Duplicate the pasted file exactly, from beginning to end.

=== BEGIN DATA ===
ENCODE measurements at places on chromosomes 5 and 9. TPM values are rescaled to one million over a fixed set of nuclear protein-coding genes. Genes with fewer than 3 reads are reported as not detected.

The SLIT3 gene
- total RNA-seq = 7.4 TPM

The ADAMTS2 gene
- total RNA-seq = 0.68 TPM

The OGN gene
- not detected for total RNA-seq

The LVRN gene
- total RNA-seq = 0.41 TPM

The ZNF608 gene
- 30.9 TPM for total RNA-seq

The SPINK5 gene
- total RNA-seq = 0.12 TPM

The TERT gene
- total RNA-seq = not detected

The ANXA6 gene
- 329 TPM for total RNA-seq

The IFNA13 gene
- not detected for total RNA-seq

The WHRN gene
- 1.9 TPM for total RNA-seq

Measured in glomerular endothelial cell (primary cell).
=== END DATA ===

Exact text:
ENCODE measurements at places on chromosomes 5 and 9. TPM values are rescaled to one million over a fixed set of nuclear protein-coding genes. Genes with fewer than 3 reads are reported as not detected.

The SLIT3 gene
- total RNA-seq = 7.4 TPM

The ADAMTS2 gene
- total RNA-seq = 0.68 TPM

The OGN gene
- not detected for total RNA-seq

The LVRN gene
- total RNA-seq = 0.41 TPM

The ZNF608 gene
- 30.9 TPM for total RNA-seq

The SPINK5 gene
- total RNA-seq = 0.12 TPM

The TERT gene
- total RNA-seq = not detected

The ANXA6 gene
- 329 TPM for total RNA-seq

The IFNA13 gene
- not detected for total RNA-seq

The WHRN gene
- 1.9 TPM for total RNA-seq

Measured in glomerular endothelial cell (primary cell).